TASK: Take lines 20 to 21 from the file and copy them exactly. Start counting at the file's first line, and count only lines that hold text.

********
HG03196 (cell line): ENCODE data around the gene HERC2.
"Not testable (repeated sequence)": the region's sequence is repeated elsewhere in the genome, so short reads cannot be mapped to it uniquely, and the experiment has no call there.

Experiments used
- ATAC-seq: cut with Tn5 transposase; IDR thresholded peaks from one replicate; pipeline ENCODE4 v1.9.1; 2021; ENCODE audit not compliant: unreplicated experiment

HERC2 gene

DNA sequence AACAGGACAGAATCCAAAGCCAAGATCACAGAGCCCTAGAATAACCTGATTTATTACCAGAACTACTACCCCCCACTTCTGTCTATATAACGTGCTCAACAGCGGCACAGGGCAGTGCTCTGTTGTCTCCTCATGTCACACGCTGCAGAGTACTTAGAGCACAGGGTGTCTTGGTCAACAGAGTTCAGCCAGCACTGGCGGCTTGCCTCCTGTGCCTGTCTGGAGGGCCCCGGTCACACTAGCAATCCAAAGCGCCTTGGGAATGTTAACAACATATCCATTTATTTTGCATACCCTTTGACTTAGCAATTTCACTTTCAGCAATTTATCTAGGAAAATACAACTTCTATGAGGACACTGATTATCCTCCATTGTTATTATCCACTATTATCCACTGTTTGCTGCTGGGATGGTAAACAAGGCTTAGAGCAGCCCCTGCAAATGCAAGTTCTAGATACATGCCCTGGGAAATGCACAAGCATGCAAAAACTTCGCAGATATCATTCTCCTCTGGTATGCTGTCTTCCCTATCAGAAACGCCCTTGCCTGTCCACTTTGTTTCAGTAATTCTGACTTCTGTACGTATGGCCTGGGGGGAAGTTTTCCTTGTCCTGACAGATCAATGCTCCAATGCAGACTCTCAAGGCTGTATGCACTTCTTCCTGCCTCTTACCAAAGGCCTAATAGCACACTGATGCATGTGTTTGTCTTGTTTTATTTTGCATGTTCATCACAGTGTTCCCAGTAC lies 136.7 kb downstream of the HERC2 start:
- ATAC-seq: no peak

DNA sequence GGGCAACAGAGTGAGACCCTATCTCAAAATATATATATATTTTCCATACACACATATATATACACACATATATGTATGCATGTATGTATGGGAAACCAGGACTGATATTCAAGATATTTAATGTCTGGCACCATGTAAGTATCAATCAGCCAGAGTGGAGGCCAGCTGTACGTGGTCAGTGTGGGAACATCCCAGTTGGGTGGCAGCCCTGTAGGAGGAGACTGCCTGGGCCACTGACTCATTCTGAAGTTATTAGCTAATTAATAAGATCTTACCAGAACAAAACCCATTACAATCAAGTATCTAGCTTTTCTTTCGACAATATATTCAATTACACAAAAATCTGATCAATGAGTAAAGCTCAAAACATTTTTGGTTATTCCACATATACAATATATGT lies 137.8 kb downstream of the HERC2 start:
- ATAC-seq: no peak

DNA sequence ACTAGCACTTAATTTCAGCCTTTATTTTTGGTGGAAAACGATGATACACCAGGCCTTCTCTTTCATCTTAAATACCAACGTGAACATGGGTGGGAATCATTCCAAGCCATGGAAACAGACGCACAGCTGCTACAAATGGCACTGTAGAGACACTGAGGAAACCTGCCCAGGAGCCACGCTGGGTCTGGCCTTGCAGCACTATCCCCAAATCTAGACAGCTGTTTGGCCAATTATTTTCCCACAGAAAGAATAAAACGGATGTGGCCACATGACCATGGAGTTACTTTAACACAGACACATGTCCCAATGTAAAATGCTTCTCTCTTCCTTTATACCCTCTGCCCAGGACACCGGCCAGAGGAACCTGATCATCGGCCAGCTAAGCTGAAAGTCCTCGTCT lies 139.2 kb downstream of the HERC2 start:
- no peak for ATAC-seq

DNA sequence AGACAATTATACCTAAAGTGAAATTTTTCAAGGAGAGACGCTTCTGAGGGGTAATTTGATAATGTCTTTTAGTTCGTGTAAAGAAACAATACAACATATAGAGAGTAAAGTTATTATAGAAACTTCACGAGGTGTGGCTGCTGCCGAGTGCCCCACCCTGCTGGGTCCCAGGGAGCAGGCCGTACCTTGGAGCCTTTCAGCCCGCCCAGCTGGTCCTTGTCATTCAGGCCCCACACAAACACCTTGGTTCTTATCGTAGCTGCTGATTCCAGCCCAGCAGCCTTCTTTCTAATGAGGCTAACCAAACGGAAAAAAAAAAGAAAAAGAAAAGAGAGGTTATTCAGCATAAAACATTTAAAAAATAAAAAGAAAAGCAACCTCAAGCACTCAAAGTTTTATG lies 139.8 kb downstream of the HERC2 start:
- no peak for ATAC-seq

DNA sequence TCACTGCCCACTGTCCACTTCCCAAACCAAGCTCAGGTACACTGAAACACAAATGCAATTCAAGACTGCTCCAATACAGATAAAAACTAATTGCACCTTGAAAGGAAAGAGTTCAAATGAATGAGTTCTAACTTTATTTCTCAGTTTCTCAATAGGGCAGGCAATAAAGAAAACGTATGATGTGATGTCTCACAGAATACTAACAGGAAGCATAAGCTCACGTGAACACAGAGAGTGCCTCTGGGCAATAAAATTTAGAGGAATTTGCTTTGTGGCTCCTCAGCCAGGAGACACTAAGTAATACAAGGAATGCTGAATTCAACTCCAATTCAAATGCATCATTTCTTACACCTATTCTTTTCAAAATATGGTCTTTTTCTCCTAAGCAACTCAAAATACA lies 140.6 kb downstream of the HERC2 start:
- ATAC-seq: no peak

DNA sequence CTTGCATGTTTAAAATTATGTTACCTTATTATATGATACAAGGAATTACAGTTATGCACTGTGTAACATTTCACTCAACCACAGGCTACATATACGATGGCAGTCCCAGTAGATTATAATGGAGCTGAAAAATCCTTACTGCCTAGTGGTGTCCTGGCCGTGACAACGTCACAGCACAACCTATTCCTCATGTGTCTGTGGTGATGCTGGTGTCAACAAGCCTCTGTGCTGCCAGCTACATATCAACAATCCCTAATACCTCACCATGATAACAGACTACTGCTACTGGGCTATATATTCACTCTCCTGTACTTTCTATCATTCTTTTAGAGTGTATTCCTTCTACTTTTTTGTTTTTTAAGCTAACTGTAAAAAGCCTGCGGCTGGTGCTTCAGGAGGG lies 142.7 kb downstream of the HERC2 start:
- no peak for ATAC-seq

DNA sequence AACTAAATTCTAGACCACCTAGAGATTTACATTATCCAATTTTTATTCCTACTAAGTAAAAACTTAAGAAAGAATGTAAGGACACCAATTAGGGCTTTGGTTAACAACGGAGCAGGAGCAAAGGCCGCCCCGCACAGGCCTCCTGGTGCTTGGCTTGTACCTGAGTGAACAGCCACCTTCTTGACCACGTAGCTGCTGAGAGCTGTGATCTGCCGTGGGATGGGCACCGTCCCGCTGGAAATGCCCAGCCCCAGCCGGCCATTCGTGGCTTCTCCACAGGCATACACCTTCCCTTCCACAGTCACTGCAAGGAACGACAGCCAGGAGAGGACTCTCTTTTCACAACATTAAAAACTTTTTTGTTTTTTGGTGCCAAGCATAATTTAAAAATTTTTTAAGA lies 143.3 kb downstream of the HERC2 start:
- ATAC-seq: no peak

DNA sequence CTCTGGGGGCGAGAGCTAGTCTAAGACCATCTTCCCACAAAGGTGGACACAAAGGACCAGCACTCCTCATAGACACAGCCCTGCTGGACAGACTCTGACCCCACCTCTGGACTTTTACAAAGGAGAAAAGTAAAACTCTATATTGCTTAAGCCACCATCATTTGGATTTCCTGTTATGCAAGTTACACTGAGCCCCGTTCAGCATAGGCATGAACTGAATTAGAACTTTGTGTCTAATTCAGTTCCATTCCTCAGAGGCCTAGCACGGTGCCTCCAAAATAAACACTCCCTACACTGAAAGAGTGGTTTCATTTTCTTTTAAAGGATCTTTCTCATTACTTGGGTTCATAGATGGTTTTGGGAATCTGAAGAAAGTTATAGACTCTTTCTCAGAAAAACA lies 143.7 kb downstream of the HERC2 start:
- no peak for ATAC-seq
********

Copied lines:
DNA sequence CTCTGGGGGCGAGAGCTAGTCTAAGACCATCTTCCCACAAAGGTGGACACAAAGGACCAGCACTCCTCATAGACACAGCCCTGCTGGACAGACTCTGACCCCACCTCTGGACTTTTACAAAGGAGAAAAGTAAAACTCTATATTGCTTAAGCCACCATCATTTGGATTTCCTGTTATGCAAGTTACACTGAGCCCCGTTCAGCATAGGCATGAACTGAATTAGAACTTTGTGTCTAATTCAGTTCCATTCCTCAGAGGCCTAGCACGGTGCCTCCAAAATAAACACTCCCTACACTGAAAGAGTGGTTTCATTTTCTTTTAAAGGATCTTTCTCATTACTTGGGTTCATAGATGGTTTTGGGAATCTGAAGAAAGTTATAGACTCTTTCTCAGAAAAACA lies 143.7 kb downstream of the HERC2 start:
- no peak for ATAC-seq